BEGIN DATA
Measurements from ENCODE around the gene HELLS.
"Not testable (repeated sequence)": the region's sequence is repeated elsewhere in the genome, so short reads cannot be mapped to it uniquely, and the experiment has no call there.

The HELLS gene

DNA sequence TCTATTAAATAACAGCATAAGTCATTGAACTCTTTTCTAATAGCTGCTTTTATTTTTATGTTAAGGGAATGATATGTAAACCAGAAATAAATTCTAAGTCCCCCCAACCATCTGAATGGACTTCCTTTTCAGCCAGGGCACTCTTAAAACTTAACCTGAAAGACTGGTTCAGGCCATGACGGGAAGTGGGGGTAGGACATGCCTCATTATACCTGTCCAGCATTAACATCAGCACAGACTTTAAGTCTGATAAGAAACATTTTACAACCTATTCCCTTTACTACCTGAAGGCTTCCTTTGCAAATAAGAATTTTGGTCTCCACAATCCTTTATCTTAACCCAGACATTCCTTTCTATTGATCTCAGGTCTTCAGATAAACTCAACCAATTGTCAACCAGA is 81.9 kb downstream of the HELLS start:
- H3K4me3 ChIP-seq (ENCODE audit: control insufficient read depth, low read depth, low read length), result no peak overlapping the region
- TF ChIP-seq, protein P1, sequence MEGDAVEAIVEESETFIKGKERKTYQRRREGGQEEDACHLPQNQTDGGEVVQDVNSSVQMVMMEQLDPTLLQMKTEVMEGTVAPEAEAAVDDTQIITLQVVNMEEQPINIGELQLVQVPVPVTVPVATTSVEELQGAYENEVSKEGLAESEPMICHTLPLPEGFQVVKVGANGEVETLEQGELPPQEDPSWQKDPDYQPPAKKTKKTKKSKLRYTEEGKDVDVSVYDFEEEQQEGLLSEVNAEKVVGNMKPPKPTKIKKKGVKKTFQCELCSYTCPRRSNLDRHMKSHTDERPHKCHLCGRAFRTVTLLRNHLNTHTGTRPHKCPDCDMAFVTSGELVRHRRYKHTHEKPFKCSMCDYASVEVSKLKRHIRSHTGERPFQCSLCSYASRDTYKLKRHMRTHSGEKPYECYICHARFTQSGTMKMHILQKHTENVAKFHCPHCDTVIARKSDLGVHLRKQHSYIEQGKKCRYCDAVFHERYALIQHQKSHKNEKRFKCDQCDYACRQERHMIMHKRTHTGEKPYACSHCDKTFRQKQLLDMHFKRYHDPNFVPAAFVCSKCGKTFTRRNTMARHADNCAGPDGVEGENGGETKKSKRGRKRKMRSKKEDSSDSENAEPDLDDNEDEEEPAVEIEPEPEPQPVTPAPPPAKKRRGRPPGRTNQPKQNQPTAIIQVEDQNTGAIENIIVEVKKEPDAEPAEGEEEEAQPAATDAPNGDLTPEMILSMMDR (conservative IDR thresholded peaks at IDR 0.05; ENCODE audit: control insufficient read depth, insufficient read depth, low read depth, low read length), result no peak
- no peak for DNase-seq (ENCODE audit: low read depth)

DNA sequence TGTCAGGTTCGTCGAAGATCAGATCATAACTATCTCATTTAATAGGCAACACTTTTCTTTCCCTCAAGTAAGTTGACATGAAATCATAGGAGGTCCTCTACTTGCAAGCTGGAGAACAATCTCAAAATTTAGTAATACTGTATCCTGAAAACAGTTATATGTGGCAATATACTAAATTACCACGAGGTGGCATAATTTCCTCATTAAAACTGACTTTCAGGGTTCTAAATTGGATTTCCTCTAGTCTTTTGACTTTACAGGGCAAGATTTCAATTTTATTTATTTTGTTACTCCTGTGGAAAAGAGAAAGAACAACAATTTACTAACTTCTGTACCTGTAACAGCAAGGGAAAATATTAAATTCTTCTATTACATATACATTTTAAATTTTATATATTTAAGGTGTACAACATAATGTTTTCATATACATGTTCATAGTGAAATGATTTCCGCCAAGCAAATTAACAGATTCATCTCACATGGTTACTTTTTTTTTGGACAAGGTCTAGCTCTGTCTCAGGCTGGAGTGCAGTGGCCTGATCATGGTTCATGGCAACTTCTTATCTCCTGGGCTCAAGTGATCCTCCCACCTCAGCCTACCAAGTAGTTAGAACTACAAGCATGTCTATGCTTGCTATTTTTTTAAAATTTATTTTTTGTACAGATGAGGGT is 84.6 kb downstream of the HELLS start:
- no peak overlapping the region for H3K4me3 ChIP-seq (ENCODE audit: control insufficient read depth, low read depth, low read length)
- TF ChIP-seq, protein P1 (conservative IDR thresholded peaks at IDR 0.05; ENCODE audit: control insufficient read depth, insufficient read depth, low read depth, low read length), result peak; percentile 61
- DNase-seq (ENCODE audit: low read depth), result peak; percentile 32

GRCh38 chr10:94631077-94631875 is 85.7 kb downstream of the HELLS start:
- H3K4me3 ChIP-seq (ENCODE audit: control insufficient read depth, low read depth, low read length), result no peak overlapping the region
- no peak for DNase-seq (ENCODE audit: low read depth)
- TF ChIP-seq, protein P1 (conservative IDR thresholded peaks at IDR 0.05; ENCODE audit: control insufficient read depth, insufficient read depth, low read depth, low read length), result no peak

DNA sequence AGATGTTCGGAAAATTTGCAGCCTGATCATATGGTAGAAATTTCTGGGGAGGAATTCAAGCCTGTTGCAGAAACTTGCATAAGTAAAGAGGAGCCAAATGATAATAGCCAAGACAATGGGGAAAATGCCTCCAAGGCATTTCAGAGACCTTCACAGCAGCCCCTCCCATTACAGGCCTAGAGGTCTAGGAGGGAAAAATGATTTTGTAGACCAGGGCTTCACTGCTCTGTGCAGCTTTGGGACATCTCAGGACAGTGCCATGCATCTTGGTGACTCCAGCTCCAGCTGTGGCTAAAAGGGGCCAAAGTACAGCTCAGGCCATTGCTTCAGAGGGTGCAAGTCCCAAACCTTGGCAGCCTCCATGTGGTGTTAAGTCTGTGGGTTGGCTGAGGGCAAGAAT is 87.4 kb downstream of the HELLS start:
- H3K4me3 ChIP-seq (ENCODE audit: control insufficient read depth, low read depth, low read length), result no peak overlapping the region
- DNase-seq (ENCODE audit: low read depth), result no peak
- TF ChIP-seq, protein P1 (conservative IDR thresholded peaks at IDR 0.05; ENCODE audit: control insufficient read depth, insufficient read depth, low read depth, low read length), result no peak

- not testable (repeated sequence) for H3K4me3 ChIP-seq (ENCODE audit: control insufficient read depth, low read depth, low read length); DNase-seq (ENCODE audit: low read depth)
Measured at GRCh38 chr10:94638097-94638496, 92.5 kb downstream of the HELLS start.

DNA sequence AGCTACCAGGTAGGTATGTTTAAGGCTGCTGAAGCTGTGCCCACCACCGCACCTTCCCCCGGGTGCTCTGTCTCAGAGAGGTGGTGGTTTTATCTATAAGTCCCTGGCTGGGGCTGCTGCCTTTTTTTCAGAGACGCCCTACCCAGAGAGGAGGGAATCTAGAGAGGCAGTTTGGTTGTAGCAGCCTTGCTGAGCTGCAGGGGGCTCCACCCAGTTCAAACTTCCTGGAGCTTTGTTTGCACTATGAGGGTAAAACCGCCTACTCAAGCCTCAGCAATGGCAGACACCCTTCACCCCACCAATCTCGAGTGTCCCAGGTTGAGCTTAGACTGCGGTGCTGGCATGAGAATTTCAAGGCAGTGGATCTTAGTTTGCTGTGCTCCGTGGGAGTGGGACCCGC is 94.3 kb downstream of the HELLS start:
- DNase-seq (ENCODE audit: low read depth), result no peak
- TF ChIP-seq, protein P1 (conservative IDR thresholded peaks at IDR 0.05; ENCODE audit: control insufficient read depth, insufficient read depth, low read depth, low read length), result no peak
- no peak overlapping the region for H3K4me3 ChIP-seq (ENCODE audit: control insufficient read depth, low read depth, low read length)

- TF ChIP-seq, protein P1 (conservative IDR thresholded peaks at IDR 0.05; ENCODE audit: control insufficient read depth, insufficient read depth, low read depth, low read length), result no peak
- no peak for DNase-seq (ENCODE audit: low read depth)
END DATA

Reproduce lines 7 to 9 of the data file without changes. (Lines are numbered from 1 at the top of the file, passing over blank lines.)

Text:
- no peak for DNase-seq (ENCODE audit: low read depth)

DNA sequence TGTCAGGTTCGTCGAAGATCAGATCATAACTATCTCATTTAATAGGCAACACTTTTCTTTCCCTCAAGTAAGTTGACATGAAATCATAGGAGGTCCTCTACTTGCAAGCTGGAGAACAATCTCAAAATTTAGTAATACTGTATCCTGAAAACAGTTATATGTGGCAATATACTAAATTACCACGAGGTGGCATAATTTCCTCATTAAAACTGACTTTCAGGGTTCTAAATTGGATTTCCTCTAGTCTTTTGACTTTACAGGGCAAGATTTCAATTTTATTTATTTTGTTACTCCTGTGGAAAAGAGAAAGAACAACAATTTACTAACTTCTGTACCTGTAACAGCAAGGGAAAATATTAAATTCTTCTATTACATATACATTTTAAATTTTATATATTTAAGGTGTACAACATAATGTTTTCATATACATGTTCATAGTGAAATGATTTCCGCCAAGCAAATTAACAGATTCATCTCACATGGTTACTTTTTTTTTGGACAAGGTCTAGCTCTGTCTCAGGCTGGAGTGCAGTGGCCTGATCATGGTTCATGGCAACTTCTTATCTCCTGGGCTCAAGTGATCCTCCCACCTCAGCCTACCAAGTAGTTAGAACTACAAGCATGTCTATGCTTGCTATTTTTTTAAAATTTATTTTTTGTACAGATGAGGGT is 84.6 kb downstream of the HELLS start:
- no peak overlapping the region for H3K4me3 ChIP-seq (ENCODE audit: control insufficient read depth, low read depth, low read length)